US 20020171983 A1
Circuits and methods are disclosed for suppressing arcing occurring in switch contacts that includes a triggerable electronic switch in parallel with a series connection of relay switches. The trigger electrode of the triggerable electronic switch is connected to a node between the series connected relay switches, which allows the electronic switch to be turned on to a conducting state when a voltage difference occurs between the node and either of the opposite ends of the switches. The voltage difference arises because of arcing that occurs when the relay switches bounce, typically during opening and closing of the relay switches. The opposite ends of the switches are connected to conduction terminals of the electronic switch, where the electronic switch carries substantially all of the current supplied to a load for a half-cycle or less of an AC current cycle when arcing occurs in the relay switches, thereby bypassing the relay switches and suppressing arcing therein.
1. An arc suppressing circuit comprising:
a first switch having first and second contacts;
a second switch having third and fourth contacts with the third contact electrically connected with the second contact of the first switch at a node;
a triggerable electronic switch having first and second terminals and a gate electrode, the electronic switch connected in parallel with the first and second switches with the gate electrode being electrically connected to the node between the first and second switches.
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3. An arc suppressing circuit as defined in
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10. An arc suppressing circuit comprising:
a first switch;
a second switch connected in series with the first switch at a common node;
a relay coil configured to simultaneously operate the first and second switches;
an electronic switch connected in parallel to the series connection of the first and second switches, wherein the electronic switch is configured to be triggered when a voltage difference occurs between the common node and at least one terminal of the electronic switch.
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12. The arc suppressing circuit according to
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19. A method of suppressing an arc in a switching circuit, comprising the steps of:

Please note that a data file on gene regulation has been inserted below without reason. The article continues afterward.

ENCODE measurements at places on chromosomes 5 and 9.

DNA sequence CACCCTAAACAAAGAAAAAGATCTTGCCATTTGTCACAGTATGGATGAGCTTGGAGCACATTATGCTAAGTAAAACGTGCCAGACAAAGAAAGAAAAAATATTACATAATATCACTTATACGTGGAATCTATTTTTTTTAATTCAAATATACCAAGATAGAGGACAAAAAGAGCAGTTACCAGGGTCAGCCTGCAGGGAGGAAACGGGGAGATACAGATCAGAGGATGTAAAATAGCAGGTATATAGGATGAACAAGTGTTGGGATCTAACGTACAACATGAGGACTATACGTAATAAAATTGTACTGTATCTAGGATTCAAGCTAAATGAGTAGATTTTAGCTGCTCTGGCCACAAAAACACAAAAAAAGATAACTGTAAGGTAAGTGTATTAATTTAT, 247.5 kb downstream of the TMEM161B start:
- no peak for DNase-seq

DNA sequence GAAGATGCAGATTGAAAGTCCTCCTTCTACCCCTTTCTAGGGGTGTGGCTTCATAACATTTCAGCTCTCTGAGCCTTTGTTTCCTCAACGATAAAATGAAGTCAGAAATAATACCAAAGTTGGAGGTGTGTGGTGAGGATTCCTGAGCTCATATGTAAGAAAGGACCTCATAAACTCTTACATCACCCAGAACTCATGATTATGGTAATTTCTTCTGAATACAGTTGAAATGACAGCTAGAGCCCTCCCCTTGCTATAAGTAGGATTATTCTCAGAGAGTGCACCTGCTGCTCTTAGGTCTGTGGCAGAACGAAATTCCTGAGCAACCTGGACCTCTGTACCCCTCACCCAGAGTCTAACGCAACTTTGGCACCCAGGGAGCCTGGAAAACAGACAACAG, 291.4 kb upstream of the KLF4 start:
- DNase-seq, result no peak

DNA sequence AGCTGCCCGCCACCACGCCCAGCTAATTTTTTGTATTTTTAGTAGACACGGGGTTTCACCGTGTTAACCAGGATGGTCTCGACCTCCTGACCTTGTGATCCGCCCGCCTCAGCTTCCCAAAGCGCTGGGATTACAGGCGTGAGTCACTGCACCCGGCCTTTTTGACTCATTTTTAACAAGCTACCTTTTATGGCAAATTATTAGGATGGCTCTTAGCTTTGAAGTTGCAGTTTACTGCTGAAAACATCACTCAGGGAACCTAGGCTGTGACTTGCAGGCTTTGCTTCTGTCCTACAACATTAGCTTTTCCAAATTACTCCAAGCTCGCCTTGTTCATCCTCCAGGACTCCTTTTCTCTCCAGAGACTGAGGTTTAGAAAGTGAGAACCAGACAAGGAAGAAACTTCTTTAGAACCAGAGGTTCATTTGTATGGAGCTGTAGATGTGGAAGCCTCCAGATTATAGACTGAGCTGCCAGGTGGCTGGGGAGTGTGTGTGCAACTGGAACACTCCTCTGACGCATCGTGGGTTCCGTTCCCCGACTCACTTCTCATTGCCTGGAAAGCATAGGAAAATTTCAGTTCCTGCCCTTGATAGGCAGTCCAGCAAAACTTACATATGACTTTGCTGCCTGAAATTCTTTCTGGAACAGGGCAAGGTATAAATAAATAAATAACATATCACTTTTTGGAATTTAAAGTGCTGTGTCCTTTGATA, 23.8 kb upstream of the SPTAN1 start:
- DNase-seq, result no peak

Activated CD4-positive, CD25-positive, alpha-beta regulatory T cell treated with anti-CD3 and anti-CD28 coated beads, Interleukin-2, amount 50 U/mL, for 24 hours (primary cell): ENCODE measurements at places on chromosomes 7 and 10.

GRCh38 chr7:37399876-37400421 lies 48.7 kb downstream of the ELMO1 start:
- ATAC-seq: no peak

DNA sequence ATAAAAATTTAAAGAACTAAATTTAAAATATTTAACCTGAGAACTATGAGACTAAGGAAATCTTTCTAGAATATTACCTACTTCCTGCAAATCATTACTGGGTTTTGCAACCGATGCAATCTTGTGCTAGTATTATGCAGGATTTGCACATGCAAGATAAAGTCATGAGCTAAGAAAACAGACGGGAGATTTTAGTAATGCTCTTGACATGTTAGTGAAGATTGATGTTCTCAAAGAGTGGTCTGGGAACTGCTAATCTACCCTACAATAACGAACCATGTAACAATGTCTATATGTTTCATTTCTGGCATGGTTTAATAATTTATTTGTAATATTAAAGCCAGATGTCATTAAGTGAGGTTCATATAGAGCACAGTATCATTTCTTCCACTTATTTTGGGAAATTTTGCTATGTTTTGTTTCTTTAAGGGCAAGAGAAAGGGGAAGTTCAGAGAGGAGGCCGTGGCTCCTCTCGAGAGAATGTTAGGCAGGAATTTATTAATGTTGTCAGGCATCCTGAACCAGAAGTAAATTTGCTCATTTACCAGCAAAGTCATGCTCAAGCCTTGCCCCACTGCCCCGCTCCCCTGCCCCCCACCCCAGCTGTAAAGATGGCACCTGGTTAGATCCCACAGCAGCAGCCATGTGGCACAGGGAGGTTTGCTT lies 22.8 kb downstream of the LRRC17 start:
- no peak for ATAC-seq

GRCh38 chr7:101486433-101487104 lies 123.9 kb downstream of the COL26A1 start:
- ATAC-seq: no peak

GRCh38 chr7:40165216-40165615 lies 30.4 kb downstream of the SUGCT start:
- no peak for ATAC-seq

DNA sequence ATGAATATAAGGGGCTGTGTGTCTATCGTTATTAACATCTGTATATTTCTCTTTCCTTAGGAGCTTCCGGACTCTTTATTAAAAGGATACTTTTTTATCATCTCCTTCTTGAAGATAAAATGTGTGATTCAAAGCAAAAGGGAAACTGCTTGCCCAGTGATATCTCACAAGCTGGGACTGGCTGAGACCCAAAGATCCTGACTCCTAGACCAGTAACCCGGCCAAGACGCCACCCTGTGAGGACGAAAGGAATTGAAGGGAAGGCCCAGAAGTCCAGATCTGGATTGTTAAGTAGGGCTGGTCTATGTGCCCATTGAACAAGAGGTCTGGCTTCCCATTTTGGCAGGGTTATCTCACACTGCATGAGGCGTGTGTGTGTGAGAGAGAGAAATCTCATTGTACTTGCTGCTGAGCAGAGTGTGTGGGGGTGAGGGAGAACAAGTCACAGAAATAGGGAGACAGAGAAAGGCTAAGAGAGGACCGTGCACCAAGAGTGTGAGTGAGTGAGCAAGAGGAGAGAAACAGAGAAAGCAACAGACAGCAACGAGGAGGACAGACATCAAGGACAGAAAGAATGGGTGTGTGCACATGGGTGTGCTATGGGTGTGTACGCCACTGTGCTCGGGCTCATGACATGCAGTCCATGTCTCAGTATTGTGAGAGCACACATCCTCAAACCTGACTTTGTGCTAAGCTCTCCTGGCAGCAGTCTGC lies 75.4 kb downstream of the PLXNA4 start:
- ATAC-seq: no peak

providing a first switch having first and second contacts;
providing a second switch having third and fourth contacts;
connecting the third contact electrically in series with the second contact of the first switch at a node;
connecting a triggerable electronic switch electrically in parallel with the first and second switches with a gate electrode of the electronic switch connected to the node between the first and second switches; and
triggering the triggerable electronic switch to a conducting state when a voltage difference occurs between the node and at least one terminal of the electronic switch to thereby extinguish arcing occurring in at least one of the first and second switches.
20. The method according to
21. The method according to
22. The method according to
energizing the relay coil to close the first and second switches to connect the AC power supply to the load;
wherein bouncing of one or more of the first and second switches occurring during closing creates arcing in one or more of the first and second switches and the voltage difference between the node and at least one terminal of the triggerable electronic switch.
23. The method according to
de-energizing the relay coil to open the first and second switches to disconnect the AC power supply from the load;
wherein bouncing of one or more of the first and second switches occurring during opening creates arcing and the voltage difference between the node and at least one terminal of the triggerable electronic switch.